Generally, getting Americans to spend money is not a problem. The problem is that they spend too much, often borrowing to do it.
But there is one kind of spending Americans by and large will not do. They will not spend dollar coins. Americans are unfazed by the fact that we are the only country whose most common currency is not a coin. We are not envious of the euro coin, not even the 2-euro coin.
The coin has all kinds of advantages, the two biggest being that it lasts longer than the paper bill and it offers expanded opportunities for vending machines and transit authorities.
The public just doesn't care. People who get a dollar coin in their change generally drop it in a jar and leave it there. In the curious way money works, this is in effect extending the government an interest-free loan equivalent to that stash of coins. If you want to make the Treasury sweat, even more than it is already, take the coins and buy a T-bill, just like the Chinese.
Undaunted by this overwhelming lack of interest in dollar coins, the government has tried three times to entice its normally free-spending citizenry to spend dollar coins.
From 1979 to 1981 it minted 41 million Susan B. Anthony coins. Anthony was a tireless advocate of suffrage, abolition, equal rights for women and temperance; well, three out of four isn't bad.
Despite the catchy name, the Susie, it failed to catch on and most of those coins are still around somewhere, just not in general circulation. The last of the Susies was minted in 1999 as boxed proof sets in hopes collectors would snap them up. It took five years to unload them all.
In 2000 the government came out with what seemed the most promising coin yet, the Sacagawea, the tough, very able and smart Shoshone woman who accompanied the Lewis and Clark expedition. The coin features a fetching image of Sacagawea, with her baby, Jean Baptiste, peeping over her shoulder.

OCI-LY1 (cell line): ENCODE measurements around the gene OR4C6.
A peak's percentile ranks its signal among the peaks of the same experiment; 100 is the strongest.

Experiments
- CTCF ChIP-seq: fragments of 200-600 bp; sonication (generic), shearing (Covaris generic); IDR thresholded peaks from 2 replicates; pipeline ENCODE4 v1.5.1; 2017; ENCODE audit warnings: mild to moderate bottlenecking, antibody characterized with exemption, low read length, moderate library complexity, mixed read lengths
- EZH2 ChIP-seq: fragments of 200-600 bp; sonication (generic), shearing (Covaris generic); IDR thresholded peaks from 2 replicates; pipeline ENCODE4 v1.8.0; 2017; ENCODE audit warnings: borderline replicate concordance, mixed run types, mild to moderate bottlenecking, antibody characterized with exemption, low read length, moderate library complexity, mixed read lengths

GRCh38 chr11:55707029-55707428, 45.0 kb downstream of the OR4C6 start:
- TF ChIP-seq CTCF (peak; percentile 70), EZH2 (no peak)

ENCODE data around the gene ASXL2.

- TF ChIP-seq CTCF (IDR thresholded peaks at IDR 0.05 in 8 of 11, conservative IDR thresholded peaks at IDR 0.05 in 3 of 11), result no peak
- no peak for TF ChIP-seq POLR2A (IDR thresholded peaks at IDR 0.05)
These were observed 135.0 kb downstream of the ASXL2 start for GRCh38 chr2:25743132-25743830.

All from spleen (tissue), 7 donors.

You'd have to be pretty cold-hearted not to want to carry around a pocket full of Sacagaweas, but that coin too went unspent although it is still being minted.
In 2005, Congress passed the Presidential Coin Act, calling for a coin to honor all the presidents to be minted at a rate of four presidents a year. This year we're up to Andrew Johnson, Ulysses Grant, Rutherford Hayes and James Garfield. Only 24 presidents to go.
This program isn't doing well either, but Congress isn't going to pull the plug on it. What parent wants to face a sobbing young numismatist, "But, daddy, where's my Chester A. Arthur and Grover Cleveland? Congress promised, and Congress would never break a promise, would it?"
The upshot of this, according to the earnest sleuths at NPR's Planet Money, is that 1 billion dollar coins are just sitting in a Baltimore warehouse waiting for some consumer to adopt them.
Sixty percent of the coins are in circulation, NPR says, but you couldn't prove this by most people because they never see them. The other 40 percent are just sitting there. It is said that the Fed is running out of space for them.
The government could play hardball by insisting that all tax refunds be redeemed in dollar coins, but it won't. In the meantime, there's always Yucca Mountain.
© 2011 Scripps Howard News Service